The arguments about religion stem from the Constitution which prohibits any attempt to either "establish" a religion, or hamper the "free exercise" thereof.
Most of the arguments like the parent you quoted are garbage (edited) and have nothing to do with the constitution, and are therefore of little effect.
However, is a private school requires students to say a prayer, that is as if the school is saying that everyone must believe in this way. As a result, it is unconstitutional.
The pledge of allegiance is non-sectarian though it does refer to one nation "under God." However, that has been construed to mean whatever deity you believe in, and, children are not forced to say the words, only to be respectful. Of course, if a kid does not want to say the pledge, he will probably take a lot of **** anyway.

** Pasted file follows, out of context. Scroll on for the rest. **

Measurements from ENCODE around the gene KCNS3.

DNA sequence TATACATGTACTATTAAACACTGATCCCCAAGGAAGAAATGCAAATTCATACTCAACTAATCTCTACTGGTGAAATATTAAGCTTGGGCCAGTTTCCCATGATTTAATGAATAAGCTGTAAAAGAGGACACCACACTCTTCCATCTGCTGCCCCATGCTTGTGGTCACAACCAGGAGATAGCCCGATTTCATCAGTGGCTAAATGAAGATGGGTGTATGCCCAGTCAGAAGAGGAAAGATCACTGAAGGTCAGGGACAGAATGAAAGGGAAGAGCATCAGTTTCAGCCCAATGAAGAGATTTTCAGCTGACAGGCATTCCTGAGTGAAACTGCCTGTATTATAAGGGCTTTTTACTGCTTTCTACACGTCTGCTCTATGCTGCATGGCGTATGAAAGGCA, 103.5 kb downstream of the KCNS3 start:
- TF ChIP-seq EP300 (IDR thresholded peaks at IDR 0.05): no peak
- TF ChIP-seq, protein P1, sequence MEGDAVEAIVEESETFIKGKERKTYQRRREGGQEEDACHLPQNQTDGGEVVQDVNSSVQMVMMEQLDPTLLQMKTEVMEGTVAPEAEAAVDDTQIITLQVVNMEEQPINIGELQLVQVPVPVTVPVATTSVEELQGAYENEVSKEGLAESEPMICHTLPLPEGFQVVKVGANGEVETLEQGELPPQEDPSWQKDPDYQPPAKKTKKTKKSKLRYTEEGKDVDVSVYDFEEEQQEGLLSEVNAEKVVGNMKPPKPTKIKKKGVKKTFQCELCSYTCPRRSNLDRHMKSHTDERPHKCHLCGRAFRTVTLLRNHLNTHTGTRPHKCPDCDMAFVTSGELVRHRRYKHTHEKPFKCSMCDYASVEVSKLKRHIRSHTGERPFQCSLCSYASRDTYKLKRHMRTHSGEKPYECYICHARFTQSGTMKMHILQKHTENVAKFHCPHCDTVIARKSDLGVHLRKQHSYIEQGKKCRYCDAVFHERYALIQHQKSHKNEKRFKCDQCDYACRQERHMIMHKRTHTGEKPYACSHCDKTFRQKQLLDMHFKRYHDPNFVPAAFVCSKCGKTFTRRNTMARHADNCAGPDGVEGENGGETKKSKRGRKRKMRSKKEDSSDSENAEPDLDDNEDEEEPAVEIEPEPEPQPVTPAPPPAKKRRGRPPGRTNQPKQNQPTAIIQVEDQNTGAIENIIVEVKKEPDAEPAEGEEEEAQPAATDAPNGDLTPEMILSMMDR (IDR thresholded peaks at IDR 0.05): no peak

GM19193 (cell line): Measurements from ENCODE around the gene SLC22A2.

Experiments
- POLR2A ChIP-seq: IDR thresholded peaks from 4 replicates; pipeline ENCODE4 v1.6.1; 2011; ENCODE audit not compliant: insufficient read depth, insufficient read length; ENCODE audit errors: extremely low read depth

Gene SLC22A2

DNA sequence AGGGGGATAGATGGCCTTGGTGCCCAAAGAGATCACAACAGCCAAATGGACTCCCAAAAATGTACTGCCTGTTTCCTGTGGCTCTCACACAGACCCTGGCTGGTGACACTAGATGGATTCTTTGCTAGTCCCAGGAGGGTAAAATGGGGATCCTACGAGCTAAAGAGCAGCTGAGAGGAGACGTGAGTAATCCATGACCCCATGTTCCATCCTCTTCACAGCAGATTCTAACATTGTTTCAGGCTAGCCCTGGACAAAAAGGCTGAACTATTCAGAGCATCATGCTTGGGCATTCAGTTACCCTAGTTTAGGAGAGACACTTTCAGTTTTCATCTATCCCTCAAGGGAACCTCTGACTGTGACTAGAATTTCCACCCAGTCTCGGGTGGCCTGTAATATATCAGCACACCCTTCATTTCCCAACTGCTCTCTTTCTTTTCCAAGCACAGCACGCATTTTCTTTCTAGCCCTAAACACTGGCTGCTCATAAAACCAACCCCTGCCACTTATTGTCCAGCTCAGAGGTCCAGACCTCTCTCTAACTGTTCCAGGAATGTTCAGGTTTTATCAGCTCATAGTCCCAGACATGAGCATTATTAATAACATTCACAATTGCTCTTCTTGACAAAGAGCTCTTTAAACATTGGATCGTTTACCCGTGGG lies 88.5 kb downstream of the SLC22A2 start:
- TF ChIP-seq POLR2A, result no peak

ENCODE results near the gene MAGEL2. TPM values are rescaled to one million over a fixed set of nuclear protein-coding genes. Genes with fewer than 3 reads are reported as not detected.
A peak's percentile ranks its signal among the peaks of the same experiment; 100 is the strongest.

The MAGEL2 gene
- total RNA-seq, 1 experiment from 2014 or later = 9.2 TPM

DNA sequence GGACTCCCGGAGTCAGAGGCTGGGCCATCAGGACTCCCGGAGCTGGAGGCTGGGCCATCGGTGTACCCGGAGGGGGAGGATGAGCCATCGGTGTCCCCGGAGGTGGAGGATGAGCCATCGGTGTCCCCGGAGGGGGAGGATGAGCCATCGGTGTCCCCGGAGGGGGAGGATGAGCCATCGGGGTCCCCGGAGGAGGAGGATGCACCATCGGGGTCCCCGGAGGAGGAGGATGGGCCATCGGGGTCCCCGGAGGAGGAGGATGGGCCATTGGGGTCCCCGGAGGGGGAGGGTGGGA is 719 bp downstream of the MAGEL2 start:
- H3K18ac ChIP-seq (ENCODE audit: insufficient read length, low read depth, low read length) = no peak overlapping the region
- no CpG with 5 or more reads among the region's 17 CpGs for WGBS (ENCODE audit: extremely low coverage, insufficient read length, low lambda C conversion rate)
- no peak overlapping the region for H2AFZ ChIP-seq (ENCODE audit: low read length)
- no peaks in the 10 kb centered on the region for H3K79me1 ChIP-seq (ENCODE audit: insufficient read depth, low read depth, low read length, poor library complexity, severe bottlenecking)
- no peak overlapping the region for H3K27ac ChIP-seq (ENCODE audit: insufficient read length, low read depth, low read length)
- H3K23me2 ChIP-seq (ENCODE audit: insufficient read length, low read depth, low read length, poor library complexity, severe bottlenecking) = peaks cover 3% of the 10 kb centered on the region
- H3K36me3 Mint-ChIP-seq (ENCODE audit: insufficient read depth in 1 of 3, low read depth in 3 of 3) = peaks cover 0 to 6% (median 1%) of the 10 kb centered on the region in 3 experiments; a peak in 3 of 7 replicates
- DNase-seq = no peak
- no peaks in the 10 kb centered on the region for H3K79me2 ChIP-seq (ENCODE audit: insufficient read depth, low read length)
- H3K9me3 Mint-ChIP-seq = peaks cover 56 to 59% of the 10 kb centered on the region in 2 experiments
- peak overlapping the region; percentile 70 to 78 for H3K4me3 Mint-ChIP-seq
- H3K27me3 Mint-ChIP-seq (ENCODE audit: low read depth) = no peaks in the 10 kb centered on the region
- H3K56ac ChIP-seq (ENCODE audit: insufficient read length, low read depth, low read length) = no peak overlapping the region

The really biggest issue is over school funding. Giving funds to a parochial school smacks of supporting or establishing a religion, and has been the major battle ground.
Then of course there is the interplay between free speech and freedom of religious expression.
People who advocate to put religion in the school are doing so on religious grounds, in an attempt to foster their religious view. That is exactly what the constitution forbids, yet those are the people most apt to claim that the constitution allows it.